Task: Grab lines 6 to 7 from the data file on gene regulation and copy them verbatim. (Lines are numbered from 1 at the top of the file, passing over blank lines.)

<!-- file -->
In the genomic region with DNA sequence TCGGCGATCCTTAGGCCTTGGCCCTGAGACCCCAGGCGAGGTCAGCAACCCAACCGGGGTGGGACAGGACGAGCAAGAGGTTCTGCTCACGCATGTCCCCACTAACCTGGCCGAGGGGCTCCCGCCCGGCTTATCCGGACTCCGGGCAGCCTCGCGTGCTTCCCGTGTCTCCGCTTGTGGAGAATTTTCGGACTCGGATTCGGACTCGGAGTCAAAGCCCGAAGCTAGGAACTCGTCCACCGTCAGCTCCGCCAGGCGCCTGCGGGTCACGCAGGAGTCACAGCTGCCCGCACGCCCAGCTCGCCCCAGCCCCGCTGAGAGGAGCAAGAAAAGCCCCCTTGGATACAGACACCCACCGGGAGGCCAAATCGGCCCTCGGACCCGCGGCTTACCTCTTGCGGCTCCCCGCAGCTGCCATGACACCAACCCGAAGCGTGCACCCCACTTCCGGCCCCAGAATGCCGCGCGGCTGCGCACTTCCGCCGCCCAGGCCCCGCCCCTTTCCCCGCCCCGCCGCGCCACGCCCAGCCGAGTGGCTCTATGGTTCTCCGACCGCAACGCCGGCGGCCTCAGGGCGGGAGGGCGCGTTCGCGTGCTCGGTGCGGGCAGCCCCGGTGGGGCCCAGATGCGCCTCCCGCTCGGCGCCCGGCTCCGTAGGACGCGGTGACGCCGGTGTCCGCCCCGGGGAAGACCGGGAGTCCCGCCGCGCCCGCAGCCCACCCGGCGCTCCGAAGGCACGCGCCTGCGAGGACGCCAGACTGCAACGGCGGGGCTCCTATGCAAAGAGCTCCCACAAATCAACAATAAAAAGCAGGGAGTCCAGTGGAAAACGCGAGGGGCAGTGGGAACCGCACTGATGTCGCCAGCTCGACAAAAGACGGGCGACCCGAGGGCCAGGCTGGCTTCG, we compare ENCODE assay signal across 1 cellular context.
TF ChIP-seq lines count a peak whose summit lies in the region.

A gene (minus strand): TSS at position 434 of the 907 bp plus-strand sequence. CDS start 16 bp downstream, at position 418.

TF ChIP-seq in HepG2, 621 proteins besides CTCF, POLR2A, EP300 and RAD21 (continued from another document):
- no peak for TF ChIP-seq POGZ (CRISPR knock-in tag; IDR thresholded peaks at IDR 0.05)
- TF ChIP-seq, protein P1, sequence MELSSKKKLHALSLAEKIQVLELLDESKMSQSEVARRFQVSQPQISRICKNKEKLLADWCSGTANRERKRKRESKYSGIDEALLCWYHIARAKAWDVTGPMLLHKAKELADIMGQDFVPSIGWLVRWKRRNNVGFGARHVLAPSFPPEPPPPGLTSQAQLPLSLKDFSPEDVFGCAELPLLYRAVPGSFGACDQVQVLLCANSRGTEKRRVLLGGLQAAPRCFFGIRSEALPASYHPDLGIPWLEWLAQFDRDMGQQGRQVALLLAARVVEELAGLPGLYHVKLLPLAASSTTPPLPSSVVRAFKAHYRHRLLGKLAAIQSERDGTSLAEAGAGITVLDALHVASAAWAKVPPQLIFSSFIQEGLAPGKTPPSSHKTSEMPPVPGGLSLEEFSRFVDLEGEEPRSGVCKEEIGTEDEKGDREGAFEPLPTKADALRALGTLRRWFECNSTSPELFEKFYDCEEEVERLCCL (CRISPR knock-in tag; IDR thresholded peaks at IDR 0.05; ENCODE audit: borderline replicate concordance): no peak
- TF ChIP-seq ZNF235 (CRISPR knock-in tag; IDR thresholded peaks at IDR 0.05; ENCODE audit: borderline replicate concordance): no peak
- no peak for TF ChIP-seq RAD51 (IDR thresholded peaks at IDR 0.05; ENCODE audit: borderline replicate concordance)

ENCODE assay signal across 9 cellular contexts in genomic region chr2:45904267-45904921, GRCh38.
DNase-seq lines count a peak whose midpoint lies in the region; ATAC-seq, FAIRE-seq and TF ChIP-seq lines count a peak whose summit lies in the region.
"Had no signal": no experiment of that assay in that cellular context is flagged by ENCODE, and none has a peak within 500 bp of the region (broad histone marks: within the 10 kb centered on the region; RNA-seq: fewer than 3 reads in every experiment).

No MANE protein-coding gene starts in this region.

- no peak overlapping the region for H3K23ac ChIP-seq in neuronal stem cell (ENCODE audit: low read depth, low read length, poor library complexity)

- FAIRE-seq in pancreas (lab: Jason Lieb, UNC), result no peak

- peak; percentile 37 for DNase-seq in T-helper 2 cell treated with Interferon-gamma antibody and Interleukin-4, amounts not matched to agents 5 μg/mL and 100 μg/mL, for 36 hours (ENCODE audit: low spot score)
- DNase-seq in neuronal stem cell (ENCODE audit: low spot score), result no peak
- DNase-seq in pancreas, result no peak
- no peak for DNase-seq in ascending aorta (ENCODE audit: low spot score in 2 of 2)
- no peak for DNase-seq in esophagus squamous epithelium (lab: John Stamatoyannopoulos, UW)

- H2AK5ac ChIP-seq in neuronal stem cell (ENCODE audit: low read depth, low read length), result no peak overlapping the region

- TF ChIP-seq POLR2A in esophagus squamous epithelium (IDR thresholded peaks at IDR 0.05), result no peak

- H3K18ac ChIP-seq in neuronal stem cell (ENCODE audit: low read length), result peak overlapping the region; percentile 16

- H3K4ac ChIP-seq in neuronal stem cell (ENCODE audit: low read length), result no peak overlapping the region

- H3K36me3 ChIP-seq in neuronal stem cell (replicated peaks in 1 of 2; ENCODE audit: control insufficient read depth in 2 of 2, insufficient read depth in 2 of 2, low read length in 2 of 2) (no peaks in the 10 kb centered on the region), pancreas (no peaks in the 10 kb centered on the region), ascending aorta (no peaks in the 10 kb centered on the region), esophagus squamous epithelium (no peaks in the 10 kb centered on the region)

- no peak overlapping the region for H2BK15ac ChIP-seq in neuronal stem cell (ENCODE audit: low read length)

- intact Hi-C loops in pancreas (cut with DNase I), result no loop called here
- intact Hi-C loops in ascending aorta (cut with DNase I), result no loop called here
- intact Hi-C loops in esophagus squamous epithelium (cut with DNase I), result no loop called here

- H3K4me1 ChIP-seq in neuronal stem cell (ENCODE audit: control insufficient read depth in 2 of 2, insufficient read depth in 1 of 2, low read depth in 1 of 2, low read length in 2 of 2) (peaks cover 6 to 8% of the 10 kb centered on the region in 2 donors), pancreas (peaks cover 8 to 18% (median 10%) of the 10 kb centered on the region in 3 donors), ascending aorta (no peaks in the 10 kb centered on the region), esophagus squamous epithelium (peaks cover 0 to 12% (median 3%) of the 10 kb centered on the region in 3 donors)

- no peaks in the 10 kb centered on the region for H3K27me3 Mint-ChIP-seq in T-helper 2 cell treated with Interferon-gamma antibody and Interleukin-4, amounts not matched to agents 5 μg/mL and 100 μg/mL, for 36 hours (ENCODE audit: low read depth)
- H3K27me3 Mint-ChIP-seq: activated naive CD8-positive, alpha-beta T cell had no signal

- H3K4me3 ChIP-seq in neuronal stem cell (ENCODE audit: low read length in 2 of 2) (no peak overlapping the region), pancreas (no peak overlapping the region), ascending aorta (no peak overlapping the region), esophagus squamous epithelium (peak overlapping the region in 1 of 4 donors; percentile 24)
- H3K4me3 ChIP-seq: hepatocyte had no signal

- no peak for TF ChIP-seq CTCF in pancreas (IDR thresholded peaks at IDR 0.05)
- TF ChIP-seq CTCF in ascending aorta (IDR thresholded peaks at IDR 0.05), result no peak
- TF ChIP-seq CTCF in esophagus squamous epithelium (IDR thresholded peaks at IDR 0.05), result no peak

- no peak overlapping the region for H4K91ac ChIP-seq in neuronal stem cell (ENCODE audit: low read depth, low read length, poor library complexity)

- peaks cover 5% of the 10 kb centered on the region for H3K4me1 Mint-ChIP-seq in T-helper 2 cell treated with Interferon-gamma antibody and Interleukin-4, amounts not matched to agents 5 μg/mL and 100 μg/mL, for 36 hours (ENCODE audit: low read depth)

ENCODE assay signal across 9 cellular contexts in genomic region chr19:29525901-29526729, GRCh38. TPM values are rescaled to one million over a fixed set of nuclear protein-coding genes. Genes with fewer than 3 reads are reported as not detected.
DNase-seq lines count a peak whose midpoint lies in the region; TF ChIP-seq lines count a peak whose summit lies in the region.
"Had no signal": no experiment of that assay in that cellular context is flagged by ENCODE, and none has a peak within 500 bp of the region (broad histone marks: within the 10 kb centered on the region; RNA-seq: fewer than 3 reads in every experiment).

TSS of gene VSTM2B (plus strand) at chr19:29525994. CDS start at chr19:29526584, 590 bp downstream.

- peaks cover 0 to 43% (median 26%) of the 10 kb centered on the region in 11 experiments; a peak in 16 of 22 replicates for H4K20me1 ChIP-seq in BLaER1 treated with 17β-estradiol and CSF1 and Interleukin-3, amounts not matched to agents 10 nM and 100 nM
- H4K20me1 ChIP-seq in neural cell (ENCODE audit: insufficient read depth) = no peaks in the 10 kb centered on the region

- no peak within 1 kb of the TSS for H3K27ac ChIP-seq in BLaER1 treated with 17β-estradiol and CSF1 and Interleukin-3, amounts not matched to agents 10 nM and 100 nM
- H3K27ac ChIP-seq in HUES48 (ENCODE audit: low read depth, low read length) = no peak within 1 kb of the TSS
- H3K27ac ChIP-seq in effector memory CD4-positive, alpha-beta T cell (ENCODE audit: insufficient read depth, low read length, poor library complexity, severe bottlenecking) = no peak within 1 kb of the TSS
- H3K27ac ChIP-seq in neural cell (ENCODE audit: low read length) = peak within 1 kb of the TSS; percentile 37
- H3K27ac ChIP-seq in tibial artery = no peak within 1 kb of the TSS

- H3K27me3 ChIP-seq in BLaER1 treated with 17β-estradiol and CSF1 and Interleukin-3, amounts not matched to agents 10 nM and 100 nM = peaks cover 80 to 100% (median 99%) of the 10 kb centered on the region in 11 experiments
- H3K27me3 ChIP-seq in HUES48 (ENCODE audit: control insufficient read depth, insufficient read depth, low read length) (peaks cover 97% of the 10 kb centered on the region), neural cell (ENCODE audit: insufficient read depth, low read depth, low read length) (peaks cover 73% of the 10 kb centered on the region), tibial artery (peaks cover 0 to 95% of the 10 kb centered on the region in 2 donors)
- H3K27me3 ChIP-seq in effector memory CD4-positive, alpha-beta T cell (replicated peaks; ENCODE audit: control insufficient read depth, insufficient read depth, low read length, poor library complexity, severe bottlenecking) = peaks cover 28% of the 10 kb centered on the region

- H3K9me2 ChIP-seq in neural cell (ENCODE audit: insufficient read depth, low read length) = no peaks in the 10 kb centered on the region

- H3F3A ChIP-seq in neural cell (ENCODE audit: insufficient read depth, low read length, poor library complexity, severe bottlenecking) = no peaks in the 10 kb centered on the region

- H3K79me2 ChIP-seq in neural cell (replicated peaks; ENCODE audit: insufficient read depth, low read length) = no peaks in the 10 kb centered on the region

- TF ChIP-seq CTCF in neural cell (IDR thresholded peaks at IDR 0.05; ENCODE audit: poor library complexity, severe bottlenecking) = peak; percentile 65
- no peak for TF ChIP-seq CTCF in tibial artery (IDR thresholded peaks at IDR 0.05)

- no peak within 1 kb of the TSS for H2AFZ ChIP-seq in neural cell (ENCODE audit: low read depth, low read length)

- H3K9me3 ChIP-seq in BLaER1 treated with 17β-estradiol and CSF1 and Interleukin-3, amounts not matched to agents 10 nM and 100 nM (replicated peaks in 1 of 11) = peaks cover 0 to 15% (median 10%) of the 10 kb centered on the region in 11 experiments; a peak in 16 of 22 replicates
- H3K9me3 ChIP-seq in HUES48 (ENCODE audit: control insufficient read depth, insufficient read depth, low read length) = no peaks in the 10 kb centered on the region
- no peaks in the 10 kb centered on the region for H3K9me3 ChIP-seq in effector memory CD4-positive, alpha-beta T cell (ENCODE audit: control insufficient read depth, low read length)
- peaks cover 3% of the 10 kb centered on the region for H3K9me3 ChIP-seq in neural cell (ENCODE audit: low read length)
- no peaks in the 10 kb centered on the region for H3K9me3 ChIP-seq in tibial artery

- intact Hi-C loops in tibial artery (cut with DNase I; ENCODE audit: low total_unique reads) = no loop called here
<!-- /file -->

- TF ChIP-seq, protein P1, sequence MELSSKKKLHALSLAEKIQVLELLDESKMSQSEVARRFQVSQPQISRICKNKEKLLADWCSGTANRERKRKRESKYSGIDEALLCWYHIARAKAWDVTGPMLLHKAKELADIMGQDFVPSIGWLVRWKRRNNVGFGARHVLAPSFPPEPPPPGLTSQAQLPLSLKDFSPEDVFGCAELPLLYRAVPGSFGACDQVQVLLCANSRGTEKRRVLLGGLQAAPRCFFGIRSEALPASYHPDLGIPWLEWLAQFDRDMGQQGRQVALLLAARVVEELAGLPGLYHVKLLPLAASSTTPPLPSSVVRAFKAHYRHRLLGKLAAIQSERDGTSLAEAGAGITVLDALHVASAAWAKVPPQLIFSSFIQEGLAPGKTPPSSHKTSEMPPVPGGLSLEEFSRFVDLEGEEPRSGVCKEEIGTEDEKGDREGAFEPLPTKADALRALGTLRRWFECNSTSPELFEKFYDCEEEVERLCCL (CRISPR knock-in tag; IDR thresholded peaks at IDR 0.05; ENCODE audit: borderline replicate concordance): no peak
- TF ChIP-seq ZNF235 (CRISPR knock-in tag; IDR thresholded peaks at IDR 0.05; ENCODE audit: borderline replicate concordance): no peak